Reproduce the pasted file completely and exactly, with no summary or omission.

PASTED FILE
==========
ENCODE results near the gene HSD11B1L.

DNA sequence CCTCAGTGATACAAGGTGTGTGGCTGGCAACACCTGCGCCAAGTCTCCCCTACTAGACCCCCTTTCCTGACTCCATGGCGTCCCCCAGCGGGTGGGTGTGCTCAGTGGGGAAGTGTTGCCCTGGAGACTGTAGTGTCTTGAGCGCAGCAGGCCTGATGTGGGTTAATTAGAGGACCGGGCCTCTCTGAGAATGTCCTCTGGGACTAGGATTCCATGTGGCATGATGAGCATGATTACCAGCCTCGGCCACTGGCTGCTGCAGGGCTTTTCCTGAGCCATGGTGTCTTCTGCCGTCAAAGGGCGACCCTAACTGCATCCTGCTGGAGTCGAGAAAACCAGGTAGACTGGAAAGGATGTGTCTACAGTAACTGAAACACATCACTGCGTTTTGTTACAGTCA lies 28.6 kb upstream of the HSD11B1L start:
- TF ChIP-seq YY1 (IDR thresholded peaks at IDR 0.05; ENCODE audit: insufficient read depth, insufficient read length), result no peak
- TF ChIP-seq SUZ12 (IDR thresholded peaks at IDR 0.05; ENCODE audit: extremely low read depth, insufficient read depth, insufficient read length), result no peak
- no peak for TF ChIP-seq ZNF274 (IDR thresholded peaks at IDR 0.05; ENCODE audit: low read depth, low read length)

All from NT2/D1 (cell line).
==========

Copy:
ENCODE results near the gene HSD11B1L.

DNA sequence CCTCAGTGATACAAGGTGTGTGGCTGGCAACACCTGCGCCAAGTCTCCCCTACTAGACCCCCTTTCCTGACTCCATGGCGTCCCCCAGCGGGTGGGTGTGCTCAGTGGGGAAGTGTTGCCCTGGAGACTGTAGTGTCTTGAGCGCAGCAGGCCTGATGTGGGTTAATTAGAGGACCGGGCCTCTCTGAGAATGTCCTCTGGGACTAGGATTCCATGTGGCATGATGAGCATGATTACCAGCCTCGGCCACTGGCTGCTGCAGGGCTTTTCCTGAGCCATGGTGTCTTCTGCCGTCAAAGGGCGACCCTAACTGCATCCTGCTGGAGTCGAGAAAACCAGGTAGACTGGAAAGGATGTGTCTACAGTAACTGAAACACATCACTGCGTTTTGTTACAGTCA lies 28.6 kb upstream of the HSD11B1L start:
- TF ChIP-seq YY1 (IDR thresholded peaks at IDR 0.05; ENCODE audit: insufficient read depth, insufficient read length), result no peak
- TF ChIP-seq SUZ12 (IDR thresholded peaks at IDR 0.05; ENCODE audit: extremely low read depth, insufficient read depth, insufficient read length), result no peak
- no peak for TF ChIP-seq ZNF274 (IDR thresholded peaks at IDR 0.05; ENCODE audit: low read depth, low read length)

All from NT2/D1 (cell line).